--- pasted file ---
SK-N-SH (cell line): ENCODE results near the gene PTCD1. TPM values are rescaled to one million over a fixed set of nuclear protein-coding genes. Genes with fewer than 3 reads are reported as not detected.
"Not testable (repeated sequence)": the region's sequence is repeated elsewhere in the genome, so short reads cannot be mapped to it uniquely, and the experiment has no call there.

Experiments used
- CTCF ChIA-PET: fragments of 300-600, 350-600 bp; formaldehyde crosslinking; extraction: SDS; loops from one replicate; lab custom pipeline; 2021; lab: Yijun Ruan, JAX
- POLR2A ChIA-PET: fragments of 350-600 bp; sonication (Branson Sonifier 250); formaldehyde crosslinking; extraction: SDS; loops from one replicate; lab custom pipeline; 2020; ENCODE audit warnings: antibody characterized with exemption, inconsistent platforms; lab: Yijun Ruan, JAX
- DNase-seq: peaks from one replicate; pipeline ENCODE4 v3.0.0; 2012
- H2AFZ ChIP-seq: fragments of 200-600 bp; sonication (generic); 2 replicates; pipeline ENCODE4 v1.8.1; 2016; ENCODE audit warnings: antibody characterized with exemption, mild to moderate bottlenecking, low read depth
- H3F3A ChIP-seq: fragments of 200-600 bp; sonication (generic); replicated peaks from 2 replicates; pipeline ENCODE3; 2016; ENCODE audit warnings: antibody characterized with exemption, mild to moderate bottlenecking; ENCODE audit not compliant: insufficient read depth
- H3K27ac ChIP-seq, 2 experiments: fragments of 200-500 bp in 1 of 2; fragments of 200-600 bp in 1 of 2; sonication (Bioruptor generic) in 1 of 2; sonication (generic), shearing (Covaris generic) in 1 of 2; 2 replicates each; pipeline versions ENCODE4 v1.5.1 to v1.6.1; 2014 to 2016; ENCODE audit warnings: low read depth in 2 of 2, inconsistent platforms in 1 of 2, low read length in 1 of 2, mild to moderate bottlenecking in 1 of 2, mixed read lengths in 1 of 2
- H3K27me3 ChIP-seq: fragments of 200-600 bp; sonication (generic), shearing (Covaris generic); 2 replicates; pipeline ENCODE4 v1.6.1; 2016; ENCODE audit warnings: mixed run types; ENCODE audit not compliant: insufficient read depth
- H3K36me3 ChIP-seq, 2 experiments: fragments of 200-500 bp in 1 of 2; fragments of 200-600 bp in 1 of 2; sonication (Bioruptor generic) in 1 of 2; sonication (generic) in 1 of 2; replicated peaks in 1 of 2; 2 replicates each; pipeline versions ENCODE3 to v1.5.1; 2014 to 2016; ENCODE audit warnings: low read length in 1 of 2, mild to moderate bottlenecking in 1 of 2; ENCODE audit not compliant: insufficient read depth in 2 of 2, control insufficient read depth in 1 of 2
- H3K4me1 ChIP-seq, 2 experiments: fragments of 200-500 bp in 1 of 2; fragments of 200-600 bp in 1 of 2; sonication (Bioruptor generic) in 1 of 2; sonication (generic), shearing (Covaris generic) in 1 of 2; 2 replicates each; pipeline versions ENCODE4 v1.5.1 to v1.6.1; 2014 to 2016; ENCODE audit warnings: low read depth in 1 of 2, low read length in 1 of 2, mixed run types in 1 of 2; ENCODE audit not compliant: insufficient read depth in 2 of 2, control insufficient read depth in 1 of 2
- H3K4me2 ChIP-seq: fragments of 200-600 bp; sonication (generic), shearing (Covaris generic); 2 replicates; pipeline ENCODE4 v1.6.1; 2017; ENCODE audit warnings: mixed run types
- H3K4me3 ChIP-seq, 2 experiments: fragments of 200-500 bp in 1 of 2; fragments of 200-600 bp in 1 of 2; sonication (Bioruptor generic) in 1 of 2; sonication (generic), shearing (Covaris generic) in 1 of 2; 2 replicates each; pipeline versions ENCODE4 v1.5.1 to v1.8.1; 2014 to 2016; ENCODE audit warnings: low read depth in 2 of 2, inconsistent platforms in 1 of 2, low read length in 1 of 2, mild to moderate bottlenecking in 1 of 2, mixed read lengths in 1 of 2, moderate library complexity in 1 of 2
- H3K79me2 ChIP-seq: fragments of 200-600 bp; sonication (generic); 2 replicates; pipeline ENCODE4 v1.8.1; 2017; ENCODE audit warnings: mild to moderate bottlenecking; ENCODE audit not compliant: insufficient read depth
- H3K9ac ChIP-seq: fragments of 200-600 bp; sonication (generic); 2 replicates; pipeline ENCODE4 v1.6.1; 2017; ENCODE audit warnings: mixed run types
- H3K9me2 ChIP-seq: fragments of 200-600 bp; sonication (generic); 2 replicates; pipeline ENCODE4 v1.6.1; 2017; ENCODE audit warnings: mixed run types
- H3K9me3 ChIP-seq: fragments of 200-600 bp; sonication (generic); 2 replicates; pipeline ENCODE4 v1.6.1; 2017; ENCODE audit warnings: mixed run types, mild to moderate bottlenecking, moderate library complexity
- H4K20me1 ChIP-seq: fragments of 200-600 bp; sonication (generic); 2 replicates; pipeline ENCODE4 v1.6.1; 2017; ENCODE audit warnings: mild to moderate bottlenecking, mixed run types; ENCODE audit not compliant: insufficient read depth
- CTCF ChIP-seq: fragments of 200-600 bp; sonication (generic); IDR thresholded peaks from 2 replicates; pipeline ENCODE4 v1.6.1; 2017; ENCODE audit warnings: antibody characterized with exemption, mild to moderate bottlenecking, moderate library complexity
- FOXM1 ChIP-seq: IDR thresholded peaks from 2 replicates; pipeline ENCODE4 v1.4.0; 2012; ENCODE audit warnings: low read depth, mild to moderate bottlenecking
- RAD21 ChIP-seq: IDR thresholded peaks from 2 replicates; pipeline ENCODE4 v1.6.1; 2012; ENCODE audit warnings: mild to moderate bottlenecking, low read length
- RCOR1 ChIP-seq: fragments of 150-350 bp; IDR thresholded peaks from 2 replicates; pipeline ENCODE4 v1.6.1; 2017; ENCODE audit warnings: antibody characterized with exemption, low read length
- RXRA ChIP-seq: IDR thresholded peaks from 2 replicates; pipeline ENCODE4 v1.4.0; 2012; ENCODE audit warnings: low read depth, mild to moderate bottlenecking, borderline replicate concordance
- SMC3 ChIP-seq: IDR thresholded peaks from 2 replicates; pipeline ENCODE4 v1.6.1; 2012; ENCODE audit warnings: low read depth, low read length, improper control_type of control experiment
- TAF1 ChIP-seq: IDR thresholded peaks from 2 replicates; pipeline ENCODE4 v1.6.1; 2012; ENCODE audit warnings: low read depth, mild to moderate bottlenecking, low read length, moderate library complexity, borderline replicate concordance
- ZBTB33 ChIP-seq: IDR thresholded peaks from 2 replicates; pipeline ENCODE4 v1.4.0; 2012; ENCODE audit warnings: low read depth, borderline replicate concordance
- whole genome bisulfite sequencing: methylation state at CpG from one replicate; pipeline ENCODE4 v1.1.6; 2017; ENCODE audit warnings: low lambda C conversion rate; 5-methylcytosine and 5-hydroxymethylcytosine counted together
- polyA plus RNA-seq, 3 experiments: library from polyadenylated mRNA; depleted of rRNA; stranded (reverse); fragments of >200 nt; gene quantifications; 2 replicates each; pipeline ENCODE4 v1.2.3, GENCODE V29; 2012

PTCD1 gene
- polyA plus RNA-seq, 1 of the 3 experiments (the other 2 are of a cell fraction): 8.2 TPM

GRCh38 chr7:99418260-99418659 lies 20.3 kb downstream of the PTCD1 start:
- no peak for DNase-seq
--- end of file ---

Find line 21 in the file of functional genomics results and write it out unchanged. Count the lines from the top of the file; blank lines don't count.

- FOXM1 ChIP-seq: IDR thresholded peaks from 2 replicates; pipeline ENCODE4 v1.4.0; 2012; ENCODE audit warnings: low read depth, mild to moderate bottlenecking